The fascinating story of
how quantum mechanics went mainstream
The discovery of the
quantum—the idea, born in the early 1900s in a remote corner of physics, that
energy comes in finite packets instead of infinitely divisible
quantities—planted a rich set of metaphors in the popular imagination.
Quantum imagery and
language now bombard us like an endless stream of photons. Phrases such as
multiverse, quantum leap, alternate universe, the uncertainty principle, and
Schrödinger’s cat get reinvented continually in cartoons and movies, coffee
mugs and T-shirts, and fiction and philosophy—phrases reinterpreted by each new generation
of artists and writers.
Is a quantum leap big or
small? How uncertain is the uncertainty principle? Is this barrage of quantum
vocabulary pretentious and wacky or a fundamental shift in the way we think?
All of the above, say
Robert P. Crease and Alfred Scharff Goldhaber in this groundbreaking book. The
authors—one a philosopher, the other a physicist—draw on their training and six
years of co-teaching to dramatize the quantum’s rocky path from scientific
theory to public understanding. Together, they and their students explored
missteps, mistranslations, jokes, and gibberish in public discussions of the quantum. Their book explores the quantum’s manifestations in everything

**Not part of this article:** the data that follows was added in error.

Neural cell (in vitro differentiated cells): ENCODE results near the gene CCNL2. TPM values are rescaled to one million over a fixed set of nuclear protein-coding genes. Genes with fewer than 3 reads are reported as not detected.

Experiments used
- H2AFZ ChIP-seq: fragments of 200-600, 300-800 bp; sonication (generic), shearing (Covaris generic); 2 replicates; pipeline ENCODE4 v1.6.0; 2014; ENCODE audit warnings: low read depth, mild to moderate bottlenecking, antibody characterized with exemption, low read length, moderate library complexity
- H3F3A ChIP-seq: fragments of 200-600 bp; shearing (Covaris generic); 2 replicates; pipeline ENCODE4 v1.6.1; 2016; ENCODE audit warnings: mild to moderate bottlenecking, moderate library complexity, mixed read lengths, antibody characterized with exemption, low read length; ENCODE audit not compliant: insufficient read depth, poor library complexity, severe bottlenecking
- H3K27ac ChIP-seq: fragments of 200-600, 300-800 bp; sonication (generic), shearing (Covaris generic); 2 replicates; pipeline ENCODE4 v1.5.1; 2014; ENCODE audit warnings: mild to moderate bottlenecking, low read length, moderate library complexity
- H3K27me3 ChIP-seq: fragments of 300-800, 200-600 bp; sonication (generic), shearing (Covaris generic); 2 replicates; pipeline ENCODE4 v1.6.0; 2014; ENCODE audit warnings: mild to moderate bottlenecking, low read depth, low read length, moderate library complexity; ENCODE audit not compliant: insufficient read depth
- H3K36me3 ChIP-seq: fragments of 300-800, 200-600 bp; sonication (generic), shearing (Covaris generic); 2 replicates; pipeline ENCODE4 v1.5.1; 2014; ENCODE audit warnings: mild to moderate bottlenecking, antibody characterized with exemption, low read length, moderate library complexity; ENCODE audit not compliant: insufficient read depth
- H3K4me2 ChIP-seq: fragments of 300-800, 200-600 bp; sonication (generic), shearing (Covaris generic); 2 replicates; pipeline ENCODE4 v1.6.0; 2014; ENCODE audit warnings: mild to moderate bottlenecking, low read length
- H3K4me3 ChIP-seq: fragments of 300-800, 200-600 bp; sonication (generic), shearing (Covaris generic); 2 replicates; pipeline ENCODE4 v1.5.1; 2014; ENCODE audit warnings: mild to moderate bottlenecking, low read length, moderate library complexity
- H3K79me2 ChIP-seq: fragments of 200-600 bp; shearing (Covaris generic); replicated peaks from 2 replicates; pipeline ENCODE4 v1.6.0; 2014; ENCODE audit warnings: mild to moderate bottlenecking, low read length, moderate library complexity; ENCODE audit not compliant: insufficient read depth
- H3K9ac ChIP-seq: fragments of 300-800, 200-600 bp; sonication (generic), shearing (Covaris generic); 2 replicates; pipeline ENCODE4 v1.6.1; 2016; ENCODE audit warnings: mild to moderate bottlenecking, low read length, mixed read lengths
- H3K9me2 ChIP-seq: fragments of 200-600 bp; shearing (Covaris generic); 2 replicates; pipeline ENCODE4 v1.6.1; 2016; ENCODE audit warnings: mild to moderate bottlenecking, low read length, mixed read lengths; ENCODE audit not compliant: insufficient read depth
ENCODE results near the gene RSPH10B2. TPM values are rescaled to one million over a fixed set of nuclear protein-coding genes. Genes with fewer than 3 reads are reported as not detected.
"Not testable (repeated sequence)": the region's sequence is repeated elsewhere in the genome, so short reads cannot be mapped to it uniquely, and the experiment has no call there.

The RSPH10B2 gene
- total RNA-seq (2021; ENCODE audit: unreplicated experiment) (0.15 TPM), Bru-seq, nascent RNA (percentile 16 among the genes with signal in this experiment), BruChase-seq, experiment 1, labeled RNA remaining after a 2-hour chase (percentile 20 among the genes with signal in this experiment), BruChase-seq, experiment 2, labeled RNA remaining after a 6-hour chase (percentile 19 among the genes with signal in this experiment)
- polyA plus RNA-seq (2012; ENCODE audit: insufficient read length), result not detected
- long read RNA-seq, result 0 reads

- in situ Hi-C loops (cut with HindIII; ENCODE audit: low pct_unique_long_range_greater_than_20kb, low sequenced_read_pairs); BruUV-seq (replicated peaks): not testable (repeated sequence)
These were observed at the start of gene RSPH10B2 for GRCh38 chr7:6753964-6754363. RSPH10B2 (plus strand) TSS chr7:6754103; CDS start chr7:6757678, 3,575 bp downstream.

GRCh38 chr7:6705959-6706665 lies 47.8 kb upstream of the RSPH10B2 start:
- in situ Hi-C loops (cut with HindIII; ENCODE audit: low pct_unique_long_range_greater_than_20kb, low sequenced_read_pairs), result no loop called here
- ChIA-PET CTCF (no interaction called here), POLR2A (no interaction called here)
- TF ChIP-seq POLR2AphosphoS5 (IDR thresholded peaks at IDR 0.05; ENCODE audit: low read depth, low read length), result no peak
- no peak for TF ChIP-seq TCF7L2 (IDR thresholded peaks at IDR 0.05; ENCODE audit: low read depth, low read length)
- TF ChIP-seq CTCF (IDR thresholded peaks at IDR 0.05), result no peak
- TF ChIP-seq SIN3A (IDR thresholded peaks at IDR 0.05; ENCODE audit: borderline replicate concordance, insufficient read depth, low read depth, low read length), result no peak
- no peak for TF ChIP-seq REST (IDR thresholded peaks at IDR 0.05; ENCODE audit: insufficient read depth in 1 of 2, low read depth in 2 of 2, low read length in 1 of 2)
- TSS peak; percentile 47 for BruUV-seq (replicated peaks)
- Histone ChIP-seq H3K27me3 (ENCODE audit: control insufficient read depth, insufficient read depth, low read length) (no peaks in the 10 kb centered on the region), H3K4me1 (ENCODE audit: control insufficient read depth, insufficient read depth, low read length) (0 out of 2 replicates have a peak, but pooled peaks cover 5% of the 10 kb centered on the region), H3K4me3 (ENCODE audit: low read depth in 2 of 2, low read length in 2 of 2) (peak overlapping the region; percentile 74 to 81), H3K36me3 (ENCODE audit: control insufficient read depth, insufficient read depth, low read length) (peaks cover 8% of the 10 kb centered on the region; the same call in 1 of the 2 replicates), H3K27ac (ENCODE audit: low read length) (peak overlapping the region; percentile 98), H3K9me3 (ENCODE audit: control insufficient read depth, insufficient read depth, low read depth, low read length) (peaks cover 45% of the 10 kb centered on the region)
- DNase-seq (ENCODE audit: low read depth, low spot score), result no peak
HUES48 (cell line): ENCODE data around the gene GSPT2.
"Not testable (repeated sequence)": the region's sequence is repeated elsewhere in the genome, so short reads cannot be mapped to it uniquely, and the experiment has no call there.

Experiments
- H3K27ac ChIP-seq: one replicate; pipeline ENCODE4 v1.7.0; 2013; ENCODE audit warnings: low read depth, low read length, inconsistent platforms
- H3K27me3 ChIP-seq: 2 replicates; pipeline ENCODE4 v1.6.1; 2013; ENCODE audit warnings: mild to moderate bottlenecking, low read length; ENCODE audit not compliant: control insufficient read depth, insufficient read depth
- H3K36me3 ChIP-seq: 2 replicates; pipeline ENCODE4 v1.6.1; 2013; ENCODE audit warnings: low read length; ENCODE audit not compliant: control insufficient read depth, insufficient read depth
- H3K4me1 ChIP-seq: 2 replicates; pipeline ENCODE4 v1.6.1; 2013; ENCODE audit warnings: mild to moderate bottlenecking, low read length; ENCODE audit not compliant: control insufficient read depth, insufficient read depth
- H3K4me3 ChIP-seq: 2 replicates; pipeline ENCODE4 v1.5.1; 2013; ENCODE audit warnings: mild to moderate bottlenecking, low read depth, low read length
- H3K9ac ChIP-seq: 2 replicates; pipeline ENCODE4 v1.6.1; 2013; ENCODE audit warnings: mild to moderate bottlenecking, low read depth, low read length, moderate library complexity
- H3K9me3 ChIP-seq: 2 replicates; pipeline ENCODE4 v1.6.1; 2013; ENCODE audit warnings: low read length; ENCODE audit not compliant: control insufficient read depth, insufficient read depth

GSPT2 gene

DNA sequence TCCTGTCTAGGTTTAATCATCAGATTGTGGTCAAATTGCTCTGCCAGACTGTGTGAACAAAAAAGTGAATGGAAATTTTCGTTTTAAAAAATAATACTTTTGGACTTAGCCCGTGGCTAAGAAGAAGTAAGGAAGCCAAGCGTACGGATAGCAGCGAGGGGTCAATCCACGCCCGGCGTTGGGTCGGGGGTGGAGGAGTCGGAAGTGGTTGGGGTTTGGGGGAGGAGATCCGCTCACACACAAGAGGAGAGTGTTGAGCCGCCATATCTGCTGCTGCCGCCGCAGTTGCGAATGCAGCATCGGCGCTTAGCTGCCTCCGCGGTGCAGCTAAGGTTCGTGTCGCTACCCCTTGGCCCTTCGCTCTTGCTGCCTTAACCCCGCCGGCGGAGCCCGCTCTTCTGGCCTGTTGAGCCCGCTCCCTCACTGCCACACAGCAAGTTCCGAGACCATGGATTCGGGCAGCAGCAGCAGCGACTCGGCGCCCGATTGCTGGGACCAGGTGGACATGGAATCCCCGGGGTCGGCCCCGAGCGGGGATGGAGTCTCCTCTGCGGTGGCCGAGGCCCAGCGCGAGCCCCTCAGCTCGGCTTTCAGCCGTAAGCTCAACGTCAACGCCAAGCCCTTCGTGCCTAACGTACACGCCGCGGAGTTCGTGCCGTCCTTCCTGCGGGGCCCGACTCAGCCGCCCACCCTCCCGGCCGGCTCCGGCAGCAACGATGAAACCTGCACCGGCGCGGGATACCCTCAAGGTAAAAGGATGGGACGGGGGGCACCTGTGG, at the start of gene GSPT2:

from art and sculpture to the prose of John Updike and David Foster Wallace.
The authors reveal the quantum’s implications for knowledge, metaphor,
intellectual exchange, and the contemporary world. Understanding and
appreciating quantum language and imagery, and recognizing its misuse, is part
of what it means to be an educated person today.
The result is a
celebration of language at the interface of physics and culture, perfect for
anyone drawn to the infinite variety of ideas.
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“Through the authors’ careful and vivid
storytelling, science and culture inspire and reflect one another, from
Einstein’s theories of relativity to Heisenberg’s uncertainty principle to
modern conceptions of causality. The authors keep their discussions of these
dense topics clear and fun to read without sacrificing detail…Crease and
Goldhaber provide an excellent reminder that quantum mechanics affects so much
of what we do and say and that concepts imagined one hundred years ago will
influence the physical and intellectual spaces we inhabit in the future. Always
entertaining and meticulously composed, this book will reorient your
relationship with the quantum.”
Kirkus Reviews (starred review)